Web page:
10.03.2016 Curiosity Self-Portrait at 'Murray Buttes'
10.03.2016 Butte 'M9a' in 'Murray Buttes' on Mars
09.19.2016 Ribbon Cutting
09.09.2016 Farewell to Murray Buttes (Image 5)
09.09.2016 Farewell to Murray Buttes (Image 4)
09.09.2016 Farewell to Murray Buttes (Image 3)
09.09.2016 Farewell to Murray Buttes (Image 2)
09.09.2016 Farewell to Murray Buttes (Image 1)
08.26.2016 Out-of-this-World Records
03.30.2016 Erisa Hines
03.30.2016 Buzz Aldrin
02.12.2016 Women in Science
02.09.2016 Adam Steltzner, a JPL engineer
01.27.2016 Night Close-up of Martian Sand Grains
01.27.2016 Curiosity Self-Portrait at Martian Sand Dune
12.17.2015 Alteration Effects at Gale and Gusev Craters
12.17.2015 Full-Circle View Near 'Marias Pass' on Mars
12.11.2015 Surface Close-up of a Martian Sand Dune
12.11.2015 Martian Sand Disturbed by Rover Wheel
11.24.2015 Carbon Exchange and Loss Processes on Mars
11.17.2015 Chemical Laptop 1
11.11.2015 Thick, Dark Veins at 'Garden City,' Mars
11.11.2015 Dark, Thin Fracture-Filling Material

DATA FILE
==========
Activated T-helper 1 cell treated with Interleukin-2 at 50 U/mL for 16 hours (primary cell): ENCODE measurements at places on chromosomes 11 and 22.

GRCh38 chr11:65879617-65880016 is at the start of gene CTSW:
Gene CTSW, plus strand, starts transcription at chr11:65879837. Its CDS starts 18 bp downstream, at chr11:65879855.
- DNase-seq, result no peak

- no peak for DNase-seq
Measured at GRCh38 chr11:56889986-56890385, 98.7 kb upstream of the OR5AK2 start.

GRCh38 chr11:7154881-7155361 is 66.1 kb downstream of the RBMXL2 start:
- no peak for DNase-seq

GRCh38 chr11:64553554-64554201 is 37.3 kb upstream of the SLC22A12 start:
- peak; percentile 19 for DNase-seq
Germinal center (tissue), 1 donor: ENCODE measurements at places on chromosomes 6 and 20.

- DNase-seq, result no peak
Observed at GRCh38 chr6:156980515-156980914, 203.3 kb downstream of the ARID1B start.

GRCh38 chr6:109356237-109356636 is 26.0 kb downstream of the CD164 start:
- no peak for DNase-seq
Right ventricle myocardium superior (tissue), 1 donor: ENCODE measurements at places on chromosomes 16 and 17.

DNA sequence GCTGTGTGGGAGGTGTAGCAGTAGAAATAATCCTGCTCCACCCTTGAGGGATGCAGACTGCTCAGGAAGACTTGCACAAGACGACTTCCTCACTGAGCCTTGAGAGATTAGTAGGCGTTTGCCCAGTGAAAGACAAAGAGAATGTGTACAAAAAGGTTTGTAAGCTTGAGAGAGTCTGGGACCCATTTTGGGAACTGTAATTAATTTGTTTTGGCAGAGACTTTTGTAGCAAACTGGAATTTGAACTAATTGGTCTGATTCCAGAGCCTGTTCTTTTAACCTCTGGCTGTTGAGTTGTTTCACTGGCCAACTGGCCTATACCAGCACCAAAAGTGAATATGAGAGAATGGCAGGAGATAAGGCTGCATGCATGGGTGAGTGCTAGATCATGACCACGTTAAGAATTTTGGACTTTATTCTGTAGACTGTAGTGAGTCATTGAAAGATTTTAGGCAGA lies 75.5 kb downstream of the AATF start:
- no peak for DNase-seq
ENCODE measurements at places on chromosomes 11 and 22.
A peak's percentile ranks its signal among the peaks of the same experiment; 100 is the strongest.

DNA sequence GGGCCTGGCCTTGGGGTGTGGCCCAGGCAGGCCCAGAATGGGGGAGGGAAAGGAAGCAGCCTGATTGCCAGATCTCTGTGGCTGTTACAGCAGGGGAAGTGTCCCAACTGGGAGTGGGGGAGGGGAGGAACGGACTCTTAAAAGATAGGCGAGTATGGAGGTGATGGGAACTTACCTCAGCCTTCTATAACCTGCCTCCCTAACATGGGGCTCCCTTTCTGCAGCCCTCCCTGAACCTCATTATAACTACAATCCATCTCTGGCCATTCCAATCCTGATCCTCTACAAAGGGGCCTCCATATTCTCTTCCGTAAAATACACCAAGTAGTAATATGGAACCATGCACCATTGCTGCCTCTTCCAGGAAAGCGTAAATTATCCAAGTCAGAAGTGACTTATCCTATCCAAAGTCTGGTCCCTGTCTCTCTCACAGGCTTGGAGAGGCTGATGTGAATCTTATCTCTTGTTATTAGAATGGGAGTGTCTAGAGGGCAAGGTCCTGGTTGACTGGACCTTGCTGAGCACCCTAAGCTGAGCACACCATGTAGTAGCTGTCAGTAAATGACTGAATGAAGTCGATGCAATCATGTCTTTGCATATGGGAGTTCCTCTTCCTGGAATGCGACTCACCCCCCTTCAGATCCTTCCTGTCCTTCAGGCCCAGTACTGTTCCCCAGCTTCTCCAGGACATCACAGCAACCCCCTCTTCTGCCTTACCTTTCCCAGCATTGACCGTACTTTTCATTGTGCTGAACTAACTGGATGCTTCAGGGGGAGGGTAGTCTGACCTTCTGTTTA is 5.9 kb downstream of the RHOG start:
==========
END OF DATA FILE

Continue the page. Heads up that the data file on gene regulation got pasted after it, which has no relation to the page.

10.08.2015 Secrets of 'Hidden Valley' on Mars
10.08.2015 Strata at Base of Mount Sharp
10.02.2015 Mount Sharp Comes In Sharply
Panoramic View From West of 'Dingo Gap'This scene looking back at where Curiosity crossed a dune at "Dingo Gap" combines several exposures taken by the Navigation Camera (Navcam) high on the rover's mast. The panorama is centered toward the east and spans about 225 degrees, from north-northwest at the left to west-southwest at the right. For scale, the distance between Curiosity's parallel wheel tracks is about 9 feet (2.7 meters). The panorama is presented here as a cylindrical projection.
The component images were taken during the 539th Martian day, or sol, of the rover's work on Mars (Feb. 10, 2014) from a location reached by a drive the preceding sol. Curiosity crossed the dune at Dingo Gap, near the middle of the horizon of this scene, on Sol 535 (Feb. 6, 2014). The dune is about 3 feet (1 meter) tall.
The high-mounted cylinder on the rear part of the vehicle is the rover's UHF (ultrahigh frequency) antenna. The set of disks mounted below it is part of the calibration target for Curiosity's Chemistry and Camera (ChemCam) instrument. The ball-on-a-stick device in the foreground is the calibration target, including a sundial, for Curiosity's Mast Camera (Mastcam). To the right of the UHF antenna in this image are the radiator fins for Curiosity's power supply, a radioisotope thermoelectric generator.
NASA's Jet Propulsion Laboratory, a division of the California Institute of Technology, Pasadena, manages the Mars Science Laboratory Project for NASA's Science Mission Directorate, Washington. JPL designed and built the project's Curiosity rover and the rover's Navcam.
Image Credit: NASA/JPL-Caltech